By Suzanne Bratcher
Airports (or at least the ones I know) don’t feature on-staff neurologists or MRI machines. But yet, the Phoenix airport was where I discovered I had MS.
I had been limping for a couple of years, which my doctor had chalked up to overuse and sciatica. In March 2007, my experience at the airport gave me the push I needed to investigate what, exactly, was wrong with my right leg.
That spring my daughter and I were planning her wedding long distance. I was on my way home and sitting at the gate when they announced our terminal had been changed. I’m an experienced hiker with seven trips into the Grand Canyon, so that little walk didn’t sound like much. But when I stood up, I felt like I was midpoint on the Bright Angel Trail, climbing out of the Canyon.
As I walked through the airport, I found myself moving more and more slowly. No matter how hard I pushed myself, I couldn’t pick up the pace. As I became increasingly frustrated, I realized I wasn’t limping at all: my right leg was dragging. My left leg was doing all the work, and only the bag rolling on my right was keeping me from falling over. I made that flight—just before the gate agent closed the door.
As soon as I got home, I went to see my doctor a third time and insisted she find out what was going on with my leg. Two more doctors, a physical therapist and an MRI later, I had my diagnosis: secondary-progressive MS.
Three years later, I’m still walking. These days I use two hiking poles to keep my balance and compensate for the right leg that still drags. I don’t own a wheelchair (yet), and I don’t use them in stores.
Airports, however, are a different matter. These days air travel depends on physical stamina, excellent balance and the ability to walk quickly. A wheelchair actually allows me to focus less on my MS in an airport.
Then there are the perks: getting through security more easily, being seated first on the airplane and meeting the interesting, courageous folks who push those wheelchairs. For my money, it’s the only way to fly!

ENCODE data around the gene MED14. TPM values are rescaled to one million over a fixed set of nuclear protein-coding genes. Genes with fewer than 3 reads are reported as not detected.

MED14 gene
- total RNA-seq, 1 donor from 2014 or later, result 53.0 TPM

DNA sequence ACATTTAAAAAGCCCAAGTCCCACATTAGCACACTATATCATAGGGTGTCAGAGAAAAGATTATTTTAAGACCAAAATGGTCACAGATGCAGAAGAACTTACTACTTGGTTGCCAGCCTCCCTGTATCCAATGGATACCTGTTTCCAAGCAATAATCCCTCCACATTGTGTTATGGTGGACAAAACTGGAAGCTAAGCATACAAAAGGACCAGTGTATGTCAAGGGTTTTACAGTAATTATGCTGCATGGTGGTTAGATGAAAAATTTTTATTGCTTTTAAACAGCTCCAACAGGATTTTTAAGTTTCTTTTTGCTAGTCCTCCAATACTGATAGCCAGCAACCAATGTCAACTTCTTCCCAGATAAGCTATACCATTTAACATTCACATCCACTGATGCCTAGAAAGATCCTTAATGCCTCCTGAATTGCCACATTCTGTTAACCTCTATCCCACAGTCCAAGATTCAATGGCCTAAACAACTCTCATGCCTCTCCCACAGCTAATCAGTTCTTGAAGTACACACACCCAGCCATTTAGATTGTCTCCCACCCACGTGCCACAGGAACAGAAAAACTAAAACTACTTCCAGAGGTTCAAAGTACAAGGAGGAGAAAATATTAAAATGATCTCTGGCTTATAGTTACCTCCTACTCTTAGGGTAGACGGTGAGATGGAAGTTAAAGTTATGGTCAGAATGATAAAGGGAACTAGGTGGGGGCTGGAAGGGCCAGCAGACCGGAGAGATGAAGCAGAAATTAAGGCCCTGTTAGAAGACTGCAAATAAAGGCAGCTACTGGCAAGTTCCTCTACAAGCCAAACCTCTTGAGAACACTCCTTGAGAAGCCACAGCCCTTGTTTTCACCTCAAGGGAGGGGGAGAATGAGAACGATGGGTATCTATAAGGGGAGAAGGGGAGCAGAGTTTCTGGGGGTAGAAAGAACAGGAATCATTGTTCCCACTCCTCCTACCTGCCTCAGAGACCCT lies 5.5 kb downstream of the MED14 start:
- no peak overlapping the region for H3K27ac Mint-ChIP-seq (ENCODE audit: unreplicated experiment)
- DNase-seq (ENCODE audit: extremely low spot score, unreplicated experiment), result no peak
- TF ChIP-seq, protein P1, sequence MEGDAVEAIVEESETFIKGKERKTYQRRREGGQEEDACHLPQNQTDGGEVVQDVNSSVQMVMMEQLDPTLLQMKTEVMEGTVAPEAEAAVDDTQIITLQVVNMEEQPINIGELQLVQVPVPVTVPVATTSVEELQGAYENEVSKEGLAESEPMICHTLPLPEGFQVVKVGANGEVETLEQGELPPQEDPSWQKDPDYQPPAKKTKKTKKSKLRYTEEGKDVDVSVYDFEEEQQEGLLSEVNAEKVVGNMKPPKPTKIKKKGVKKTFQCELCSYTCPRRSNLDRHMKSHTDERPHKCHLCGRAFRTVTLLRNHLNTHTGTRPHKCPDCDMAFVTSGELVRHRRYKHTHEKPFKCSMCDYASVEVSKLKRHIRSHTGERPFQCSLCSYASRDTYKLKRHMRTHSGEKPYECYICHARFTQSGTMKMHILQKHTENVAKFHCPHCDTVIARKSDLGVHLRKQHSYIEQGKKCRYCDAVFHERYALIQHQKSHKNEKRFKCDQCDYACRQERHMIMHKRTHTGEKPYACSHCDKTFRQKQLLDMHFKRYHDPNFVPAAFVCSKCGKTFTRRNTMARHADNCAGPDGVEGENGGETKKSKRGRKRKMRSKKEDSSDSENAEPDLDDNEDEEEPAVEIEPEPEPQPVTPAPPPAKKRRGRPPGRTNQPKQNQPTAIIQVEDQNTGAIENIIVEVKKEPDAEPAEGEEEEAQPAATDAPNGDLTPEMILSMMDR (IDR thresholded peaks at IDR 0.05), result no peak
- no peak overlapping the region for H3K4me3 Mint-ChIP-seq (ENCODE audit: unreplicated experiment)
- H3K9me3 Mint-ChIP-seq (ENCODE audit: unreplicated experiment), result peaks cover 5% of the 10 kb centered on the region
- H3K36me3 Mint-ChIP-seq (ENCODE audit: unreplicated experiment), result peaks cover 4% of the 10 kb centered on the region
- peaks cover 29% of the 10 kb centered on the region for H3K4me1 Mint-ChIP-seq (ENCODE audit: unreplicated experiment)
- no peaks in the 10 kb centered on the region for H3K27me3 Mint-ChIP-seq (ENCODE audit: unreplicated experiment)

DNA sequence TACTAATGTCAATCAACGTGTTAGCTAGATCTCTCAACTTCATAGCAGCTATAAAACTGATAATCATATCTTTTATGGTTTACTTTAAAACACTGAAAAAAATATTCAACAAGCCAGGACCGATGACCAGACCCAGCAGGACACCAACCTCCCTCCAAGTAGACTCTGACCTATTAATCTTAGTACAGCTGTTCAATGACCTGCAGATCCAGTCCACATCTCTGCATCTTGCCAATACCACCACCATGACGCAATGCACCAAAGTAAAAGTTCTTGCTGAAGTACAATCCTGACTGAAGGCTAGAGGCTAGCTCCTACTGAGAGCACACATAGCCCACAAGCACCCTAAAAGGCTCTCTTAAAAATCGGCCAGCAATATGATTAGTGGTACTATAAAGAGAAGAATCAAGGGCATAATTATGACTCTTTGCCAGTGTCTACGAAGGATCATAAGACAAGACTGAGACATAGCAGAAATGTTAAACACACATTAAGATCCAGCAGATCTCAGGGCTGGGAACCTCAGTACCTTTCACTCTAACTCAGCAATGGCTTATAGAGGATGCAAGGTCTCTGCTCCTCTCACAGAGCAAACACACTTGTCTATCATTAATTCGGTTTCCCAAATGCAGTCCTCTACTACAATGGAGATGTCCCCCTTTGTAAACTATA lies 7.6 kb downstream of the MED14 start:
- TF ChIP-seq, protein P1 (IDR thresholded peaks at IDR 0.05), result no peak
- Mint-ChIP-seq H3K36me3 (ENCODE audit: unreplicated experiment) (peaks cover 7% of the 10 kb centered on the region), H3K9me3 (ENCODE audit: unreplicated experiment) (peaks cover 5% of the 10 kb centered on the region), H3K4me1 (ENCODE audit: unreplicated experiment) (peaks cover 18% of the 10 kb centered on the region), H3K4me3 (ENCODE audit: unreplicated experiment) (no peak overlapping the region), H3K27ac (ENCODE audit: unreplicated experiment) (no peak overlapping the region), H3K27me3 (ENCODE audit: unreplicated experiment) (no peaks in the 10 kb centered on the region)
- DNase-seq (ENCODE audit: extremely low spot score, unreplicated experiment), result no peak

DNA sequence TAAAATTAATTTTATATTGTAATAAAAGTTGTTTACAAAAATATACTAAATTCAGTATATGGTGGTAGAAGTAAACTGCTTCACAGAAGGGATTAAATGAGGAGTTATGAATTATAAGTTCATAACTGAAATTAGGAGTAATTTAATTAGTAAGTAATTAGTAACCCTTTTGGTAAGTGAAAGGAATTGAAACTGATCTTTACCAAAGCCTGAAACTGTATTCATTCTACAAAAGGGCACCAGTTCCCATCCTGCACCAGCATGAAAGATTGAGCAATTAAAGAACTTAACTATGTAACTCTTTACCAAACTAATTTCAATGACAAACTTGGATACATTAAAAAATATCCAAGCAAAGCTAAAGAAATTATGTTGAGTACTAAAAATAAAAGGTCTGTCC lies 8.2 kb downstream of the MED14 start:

What does self-advocacy mean? In short, it means speaking up for yourself. It also means making informed decisions and taking responsibility for them. The Society’s Self-Advocacy Toolkit at nationalMSsociety.org/selfadvocacy can help you advocate for a better life: in the family, at work, in your community, at the doctor’s office and for health insurance.
The right tools for the job
The toolkit helps clarify what questions to ask and offers a framework for answering them. What should you do about a sudden increase in the co-pay for your medication? Should you disclose your MS to your employer? How can you improve communication with your spouse and children? For example, how can you get your kids talking to you after you tell them your diagnosis?
The Self-Advocacy Toolkit is ‘one-stop shopping’ for techniques to assess your situation, see reasonable solutions and come to a mutually agreeable result,” said Renee Vandlik, a Society senior manager for State and Local Government Relations. “It encourages individuals to identify a range of alternatives for meeting their needs.”
Working it out
The toolkit includes worksheets tailored to each significant area of life with MS: community, family, employment, medical care, Medicare, health insurance appeals, long-term care and Social Security Disability Insurance. Each worksheet provides a comprehensive, step-by-step approach to define the situation, consider a range of solutions and identify rights and responsibilities. The worksheets also offer sample situations and responses.
Each worksheet can be used to organize thoughts and actions around effective self-advocacy. You can keep track of tips and advice, do research on a particular issue and collect ideas for next steps.
Get your voice heard today and visit nationalmssociety.org/selfadvocacy.